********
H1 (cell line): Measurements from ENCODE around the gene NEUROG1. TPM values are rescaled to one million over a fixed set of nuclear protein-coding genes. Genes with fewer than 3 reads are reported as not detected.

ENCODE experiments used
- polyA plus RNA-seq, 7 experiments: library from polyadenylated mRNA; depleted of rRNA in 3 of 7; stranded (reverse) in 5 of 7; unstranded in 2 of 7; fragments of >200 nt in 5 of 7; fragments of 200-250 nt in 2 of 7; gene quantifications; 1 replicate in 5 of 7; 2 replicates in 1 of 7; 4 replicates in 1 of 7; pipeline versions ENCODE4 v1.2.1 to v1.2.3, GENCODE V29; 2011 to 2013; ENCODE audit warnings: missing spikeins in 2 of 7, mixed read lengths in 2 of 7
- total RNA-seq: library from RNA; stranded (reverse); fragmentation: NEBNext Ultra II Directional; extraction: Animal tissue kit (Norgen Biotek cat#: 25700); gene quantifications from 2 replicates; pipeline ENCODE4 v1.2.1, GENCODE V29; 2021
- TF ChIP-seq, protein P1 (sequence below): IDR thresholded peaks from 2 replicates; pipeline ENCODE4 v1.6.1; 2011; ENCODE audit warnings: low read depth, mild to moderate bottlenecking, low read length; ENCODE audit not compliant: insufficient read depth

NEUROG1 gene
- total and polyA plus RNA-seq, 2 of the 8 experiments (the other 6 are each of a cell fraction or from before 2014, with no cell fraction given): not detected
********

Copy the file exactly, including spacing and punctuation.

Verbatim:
H1 (cell line): Measurements from ENCODE around the gene NEUROG1. TPM values are rescaled to one million over a fixed set of nuclear protein-coding genes. Genes with fewer than 3 reads are reported as not detected.

ENCODE experiments used
- polyA plus RNA-seq, 7 experiments: library from polyadenylated mRNA; depleted of rRNA in 3 of 7; stranded (reverse) in 5 of 7; unstranded in 2 of 7; fragments of >200 nt in 5 of 7; fragments of 200-250 nt in 2 of 7; gene quantifications; 1 replicate in 5 of 7; 2 replicates in 1 of 7; 4 replicates in 1 of 7; pipeline versions ENCODE4 v1.2.1 to v1.2.3, GENCODE V29; 2011 to 2013; ENCODE audit warnings: missing spikeins in 2 of 7, mixed read lengths in 2 of 7
- total RNA-seq: library from RNA; stranded (reverse); fragmentation: NEBNext Ultra II Directional; extraction: Animal tissue kit (Norgen Biotek cat#: 25700); gene quantifications from 2 replicates; pipeline ENCODE4 v1.2.1, GENCODE V29; 2021
- TF ChIP-seq, protein P1 (sequence below): IDR thresholded peaks from 2 replicates; pipeline ENCODE4 v1.6.1; 2011; ENCODE audit warnings: low read depth, mild to moderate bottlenecking, low read length; ENCODE audit not compliant: insufficient read depth

NEUROG1 gene
- total and polyA plus RNA-seq, 2 of the 8 experiments (the other 6 are each of a cell fraction or from before 2014, with no cell fraction given): not detected